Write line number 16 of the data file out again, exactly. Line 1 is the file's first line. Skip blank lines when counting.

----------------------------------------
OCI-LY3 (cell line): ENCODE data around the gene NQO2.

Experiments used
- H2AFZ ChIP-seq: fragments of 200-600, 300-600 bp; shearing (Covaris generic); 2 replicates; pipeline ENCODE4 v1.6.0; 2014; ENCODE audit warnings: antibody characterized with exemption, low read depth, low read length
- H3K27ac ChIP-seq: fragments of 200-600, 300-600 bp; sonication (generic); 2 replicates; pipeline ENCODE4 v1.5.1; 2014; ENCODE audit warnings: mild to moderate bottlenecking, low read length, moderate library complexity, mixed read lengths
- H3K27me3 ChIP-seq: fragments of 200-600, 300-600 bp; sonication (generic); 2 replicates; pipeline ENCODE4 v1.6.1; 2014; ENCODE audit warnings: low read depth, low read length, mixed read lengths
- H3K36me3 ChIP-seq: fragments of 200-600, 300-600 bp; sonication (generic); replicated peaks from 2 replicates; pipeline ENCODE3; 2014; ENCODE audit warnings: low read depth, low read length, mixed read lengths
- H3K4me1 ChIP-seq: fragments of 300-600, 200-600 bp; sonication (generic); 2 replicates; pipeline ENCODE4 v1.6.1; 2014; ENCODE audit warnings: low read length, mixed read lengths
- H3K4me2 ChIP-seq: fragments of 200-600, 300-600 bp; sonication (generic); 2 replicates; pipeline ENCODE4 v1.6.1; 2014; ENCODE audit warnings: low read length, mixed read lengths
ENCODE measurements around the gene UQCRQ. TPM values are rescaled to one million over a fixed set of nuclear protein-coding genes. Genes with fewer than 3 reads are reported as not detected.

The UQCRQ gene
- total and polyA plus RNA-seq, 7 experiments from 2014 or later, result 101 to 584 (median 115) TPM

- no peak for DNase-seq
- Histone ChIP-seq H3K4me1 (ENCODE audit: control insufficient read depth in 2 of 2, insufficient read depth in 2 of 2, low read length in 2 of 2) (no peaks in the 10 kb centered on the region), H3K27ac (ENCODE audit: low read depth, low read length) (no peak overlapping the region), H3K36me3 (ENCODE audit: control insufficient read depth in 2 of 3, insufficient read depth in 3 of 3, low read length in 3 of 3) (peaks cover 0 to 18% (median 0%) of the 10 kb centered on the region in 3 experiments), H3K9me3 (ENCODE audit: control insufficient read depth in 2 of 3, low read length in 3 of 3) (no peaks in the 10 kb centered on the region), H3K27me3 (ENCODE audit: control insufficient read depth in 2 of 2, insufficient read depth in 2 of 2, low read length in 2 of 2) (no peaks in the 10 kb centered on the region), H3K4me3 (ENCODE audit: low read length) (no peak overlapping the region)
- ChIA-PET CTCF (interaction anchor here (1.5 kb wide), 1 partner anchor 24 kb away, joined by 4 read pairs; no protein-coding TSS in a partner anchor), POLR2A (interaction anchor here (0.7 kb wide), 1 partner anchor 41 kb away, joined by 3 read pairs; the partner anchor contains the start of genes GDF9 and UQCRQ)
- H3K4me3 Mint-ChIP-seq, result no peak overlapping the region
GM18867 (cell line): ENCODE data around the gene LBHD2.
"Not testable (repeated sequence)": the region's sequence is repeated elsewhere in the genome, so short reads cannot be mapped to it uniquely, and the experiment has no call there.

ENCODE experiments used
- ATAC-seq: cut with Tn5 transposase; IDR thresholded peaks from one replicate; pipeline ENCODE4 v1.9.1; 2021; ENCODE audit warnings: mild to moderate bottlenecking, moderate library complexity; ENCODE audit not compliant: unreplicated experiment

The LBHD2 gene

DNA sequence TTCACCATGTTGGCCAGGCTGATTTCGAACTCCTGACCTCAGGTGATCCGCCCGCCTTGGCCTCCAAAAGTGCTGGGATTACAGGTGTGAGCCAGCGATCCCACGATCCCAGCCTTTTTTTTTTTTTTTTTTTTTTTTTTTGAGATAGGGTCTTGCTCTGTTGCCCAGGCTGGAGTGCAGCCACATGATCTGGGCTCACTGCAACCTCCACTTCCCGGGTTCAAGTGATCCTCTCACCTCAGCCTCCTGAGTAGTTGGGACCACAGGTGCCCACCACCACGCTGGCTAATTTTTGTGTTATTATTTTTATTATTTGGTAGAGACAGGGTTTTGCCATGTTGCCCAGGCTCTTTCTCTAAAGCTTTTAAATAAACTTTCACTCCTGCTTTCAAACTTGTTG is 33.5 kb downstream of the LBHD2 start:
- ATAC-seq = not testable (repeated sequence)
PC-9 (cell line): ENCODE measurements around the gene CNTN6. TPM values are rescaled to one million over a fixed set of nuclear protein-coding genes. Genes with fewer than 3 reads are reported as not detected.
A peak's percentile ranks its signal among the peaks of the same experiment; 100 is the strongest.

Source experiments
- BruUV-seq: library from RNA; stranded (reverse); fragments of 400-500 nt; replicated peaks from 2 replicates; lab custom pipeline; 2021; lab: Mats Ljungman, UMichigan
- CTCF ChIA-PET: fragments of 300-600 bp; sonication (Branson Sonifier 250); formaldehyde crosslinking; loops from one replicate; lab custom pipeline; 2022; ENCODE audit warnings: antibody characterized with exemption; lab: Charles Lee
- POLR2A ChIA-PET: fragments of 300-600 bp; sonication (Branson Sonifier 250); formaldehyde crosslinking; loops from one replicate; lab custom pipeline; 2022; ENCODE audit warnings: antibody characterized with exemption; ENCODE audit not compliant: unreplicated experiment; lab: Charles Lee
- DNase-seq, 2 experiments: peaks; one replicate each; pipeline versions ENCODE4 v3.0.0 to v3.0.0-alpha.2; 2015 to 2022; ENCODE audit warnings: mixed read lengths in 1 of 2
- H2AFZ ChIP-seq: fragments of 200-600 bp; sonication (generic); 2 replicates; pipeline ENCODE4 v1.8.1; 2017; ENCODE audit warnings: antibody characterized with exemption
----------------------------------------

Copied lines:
GM18867 (cell line): ENCODE data around the gene LBHD2.